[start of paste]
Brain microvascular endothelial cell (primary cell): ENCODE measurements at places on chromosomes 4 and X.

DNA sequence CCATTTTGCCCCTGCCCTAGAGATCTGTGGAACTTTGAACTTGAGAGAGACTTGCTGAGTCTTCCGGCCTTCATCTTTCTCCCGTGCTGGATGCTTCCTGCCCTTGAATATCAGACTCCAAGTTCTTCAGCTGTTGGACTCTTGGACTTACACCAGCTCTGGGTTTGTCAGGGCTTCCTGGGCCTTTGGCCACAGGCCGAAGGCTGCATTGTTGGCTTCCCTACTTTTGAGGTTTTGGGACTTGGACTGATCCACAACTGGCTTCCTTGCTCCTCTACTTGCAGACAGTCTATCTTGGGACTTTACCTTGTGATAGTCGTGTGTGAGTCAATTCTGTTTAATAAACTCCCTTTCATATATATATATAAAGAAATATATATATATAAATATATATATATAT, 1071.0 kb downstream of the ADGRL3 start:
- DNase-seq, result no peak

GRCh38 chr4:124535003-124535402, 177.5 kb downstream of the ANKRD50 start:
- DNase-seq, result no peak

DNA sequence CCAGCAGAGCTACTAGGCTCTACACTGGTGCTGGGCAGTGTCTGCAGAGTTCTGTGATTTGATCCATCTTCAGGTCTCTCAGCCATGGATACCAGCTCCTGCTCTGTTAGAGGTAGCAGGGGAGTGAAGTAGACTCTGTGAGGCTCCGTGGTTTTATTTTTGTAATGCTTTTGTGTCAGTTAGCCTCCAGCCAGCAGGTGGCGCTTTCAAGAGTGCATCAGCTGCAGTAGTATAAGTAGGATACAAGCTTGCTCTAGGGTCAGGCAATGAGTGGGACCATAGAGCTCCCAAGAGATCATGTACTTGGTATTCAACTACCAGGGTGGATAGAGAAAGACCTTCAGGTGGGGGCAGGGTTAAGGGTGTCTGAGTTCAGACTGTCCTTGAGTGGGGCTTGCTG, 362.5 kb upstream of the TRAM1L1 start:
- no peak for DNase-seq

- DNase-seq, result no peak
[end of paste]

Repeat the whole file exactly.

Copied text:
Brain microvascular endothelial cell (primary cell): ENCODE measurements at places on chromosomes 4 and X.

DNA sequence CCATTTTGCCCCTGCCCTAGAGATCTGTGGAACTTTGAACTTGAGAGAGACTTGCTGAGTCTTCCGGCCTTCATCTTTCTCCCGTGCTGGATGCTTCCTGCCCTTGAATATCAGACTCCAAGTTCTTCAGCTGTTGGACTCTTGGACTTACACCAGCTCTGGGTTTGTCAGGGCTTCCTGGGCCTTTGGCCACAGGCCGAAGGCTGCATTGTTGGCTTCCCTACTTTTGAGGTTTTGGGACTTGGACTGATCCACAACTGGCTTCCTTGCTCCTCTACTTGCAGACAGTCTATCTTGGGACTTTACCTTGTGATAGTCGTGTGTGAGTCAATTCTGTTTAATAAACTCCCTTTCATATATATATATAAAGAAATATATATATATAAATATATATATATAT, 1071.0 kb downstream of the ADGRL3 start:
- DNase-seq, result no peak

GRCh38 chr4:124535003-124535402, 177.5 kb downstream of the ANKRD50 start:
- DNase-seq, result no peak

DNA sequence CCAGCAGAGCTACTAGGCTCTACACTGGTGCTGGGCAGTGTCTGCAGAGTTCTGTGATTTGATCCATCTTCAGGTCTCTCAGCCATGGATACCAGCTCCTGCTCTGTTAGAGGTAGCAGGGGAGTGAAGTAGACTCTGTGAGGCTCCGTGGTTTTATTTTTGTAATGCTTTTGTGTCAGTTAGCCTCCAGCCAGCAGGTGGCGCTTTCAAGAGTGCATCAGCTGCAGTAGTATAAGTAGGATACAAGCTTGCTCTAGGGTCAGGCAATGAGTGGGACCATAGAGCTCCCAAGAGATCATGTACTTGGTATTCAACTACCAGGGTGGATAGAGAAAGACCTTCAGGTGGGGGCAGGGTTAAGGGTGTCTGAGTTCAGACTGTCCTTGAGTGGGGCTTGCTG, 362.5 kb upstream of the TRAM1L1 start:
- no peak for DNase-seq

- DNase-seq, result no peak